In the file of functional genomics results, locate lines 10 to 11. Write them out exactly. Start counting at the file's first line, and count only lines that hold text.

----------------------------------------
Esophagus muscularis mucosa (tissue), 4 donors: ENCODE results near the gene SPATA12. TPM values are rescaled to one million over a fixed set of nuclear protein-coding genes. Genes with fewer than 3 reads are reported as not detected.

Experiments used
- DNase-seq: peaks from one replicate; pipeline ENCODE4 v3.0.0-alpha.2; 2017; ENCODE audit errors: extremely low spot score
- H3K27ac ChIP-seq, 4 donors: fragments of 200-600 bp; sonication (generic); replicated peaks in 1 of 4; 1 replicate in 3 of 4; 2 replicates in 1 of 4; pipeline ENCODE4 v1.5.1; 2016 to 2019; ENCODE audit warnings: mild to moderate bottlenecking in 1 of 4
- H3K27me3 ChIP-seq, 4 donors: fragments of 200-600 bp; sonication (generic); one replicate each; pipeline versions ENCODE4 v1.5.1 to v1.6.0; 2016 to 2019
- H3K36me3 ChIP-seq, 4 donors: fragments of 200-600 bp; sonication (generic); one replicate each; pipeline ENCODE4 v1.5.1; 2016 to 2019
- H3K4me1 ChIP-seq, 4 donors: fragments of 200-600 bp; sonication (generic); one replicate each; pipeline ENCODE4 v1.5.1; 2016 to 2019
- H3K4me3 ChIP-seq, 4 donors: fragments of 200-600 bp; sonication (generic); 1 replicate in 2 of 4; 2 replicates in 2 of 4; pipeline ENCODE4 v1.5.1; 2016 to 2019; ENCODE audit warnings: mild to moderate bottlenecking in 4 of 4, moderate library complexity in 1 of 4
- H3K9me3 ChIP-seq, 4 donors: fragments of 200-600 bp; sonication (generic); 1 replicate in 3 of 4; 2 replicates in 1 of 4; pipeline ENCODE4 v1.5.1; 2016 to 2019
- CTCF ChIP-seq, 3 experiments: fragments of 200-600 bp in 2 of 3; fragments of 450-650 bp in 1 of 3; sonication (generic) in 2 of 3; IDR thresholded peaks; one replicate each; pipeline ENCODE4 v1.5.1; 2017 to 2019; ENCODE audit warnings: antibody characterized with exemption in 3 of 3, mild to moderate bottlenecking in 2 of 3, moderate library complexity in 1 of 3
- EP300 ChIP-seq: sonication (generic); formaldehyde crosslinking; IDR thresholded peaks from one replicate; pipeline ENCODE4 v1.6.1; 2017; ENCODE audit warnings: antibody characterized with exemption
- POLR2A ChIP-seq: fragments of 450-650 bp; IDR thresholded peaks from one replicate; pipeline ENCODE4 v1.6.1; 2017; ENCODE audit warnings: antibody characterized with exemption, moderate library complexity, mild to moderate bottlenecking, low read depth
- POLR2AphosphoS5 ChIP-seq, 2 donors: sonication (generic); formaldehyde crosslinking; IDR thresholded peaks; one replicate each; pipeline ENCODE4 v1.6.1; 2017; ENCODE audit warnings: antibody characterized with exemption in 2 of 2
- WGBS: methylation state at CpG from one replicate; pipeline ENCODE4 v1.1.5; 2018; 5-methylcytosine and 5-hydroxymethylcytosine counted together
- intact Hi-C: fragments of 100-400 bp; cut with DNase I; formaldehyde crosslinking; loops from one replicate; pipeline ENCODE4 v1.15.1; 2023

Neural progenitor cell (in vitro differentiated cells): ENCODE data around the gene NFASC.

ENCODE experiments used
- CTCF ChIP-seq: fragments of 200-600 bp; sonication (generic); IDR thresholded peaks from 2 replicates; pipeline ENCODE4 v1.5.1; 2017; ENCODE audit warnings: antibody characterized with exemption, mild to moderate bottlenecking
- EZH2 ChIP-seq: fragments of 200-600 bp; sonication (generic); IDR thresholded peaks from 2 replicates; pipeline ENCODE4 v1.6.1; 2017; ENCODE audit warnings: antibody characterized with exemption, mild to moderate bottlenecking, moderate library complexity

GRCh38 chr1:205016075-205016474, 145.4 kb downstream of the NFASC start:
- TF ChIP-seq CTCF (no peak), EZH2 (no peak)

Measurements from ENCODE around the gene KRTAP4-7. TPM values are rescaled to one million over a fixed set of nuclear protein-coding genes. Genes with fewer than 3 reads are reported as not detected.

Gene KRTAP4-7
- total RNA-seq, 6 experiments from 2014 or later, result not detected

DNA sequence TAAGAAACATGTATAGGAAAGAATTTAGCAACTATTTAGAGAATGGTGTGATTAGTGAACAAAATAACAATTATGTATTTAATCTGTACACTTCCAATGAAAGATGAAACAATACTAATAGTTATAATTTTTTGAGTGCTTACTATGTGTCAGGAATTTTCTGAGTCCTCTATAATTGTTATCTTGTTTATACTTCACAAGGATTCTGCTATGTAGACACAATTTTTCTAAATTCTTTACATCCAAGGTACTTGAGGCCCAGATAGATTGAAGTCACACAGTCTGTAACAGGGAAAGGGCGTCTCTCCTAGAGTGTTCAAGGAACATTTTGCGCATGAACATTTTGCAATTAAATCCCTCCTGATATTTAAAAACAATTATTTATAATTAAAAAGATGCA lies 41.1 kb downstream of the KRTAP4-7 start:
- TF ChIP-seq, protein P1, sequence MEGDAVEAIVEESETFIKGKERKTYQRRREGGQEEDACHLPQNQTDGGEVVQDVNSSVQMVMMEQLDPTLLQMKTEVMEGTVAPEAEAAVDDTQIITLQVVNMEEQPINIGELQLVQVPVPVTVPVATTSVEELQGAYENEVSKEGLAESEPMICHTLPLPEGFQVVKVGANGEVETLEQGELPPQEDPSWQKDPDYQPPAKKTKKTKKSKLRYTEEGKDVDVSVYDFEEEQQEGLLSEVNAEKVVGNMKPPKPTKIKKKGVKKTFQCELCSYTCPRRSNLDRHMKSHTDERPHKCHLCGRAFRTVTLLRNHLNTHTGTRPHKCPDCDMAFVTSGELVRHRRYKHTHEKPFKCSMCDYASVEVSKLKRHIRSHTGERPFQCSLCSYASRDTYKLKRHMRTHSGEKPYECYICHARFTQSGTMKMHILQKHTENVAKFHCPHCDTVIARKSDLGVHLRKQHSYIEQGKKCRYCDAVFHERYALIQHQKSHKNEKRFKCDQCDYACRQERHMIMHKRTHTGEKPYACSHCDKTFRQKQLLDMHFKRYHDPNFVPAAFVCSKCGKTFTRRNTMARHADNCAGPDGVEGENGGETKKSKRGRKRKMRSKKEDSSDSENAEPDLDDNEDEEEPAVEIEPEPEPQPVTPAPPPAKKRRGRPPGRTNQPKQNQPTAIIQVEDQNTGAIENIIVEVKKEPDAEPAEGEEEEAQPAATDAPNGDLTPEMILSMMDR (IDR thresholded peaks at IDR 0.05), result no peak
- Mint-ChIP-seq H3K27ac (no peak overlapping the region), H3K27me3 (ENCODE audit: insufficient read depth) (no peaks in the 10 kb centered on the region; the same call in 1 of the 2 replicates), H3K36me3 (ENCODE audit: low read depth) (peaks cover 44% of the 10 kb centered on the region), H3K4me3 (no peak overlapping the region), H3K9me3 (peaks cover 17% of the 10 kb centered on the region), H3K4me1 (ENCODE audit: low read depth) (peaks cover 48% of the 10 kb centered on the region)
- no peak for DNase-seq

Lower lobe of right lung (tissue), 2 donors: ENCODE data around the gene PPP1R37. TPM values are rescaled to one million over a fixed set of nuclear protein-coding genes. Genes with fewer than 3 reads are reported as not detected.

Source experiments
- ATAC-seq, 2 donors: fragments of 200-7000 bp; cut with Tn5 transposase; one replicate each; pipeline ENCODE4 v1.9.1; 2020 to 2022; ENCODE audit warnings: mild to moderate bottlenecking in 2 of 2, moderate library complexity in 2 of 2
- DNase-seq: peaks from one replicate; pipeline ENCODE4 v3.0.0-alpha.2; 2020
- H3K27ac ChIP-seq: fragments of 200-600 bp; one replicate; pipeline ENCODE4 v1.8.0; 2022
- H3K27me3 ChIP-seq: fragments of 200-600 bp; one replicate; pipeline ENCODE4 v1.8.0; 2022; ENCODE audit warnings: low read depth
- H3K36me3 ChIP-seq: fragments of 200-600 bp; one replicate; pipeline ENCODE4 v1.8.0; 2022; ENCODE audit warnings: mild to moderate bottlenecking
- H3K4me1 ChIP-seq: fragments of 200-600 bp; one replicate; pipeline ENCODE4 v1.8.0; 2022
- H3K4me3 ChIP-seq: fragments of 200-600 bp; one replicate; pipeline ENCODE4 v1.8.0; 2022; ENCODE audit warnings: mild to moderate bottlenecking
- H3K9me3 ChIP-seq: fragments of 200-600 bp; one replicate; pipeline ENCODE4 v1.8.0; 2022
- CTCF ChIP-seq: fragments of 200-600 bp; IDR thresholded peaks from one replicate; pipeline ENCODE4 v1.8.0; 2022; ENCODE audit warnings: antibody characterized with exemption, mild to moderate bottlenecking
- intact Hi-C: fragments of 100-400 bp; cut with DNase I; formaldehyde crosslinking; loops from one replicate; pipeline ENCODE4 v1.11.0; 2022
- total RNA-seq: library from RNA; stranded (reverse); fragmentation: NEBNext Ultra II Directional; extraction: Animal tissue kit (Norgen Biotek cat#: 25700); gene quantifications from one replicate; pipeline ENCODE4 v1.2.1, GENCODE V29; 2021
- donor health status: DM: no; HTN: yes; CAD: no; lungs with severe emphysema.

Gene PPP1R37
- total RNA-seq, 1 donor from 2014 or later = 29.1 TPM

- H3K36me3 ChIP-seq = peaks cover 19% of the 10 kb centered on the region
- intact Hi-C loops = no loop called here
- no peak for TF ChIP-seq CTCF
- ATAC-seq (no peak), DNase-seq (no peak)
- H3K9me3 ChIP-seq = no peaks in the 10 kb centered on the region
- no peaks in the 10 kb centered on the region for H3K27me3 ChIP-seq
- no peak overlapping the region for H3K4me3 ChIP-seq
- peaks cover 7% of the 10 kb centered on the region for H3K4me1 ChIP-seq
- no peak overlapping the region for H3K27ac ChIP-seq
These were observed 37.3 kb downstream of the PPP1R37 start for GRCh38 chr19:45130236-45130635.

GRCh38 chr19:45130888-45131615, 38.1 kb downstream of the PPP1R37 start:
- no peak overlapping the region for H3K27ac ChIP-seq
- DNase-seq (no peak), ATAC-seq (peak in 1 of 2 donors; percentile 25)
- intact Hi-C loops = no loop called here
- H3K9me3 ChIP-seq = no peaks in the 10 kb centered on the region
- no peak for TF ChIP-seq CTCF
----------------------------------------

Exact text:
- CTCF ChIP-seq, 3 experiments: fragments of 200-600 bp in 2 of 3; fragments of 450-650 bp in 1 of 3; sonication (generic) in 2 of 3; IDR thresholded peaks; one replicate each; pipeline ENCODE4 v1.5.1; 2017 to 2019; ENCODE audit warnings: antibody characterized with exemption in 3 of 3, mild to moderate bottlenecking in 2 of 3, moderate library complexity in 1 of 3
- EP300 ChIP-seq: sonication (generic); formaldehyde crosslinking; IDR thresholded peaks from one replicate; pipeline ENCODE4 v1.6.1; 2017; ENCODE audit warnings: antibody characterized with exemption